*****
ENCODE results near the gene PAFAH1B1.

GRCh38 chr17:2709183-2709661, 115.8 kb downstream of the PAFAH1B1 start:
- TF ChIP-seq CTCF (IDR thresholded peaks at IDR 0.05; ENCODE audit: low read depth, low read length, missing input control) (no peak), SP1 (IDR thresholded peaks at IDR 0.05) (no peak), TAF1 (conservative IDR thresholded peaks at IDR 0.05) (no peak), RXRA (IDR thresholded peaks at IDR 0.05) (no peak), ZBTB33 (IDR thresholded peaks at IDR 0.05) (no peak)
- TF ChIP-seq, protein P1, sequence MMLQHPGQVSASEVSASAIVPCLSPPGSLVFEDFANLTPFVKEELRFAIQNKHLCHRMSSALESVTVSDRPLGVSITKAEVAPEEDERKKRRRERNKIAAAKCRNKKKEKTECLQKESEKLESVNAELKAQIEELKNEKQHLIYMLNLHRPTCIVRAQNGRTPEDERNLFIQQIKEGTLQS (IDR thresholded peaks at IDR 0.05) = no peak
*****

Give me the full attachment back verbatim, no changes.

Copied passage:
ENCODE results near the gene PAFAH1B1.

GRCh38 chr17:2709183-2709661, 115.8 kb downstream of the PAFAH1B1 start:
- TF ChIP-seq CTCF (IDR thresholded peaks at IDR 0.05; ENCODE audit: low read depth, low read length, missing input control) (no peak), SP1 (IDR thresholded peaks at IDR 0.05) (no peak), TAF1 (conservative IDR thresholded peaks at IDR 0.05) (no peak), RXRA (IDR thresholded peaks at IDR 0.05) (no peak), ZBTB33 (IDR thresholded peaks at IDR 0.05) (no peak)
- TF ChIP-seq, protein P1, sequence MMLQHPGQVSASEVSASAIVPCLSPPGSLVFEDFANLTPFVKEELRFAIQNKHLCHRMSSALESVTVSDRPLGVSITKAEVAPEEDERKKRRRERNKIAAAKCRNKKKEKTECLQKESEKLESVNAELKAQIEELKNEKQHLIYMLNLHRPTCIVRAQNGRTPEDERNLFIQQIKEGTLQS (IDR thresholded peaks at IDR 0.05) = no peak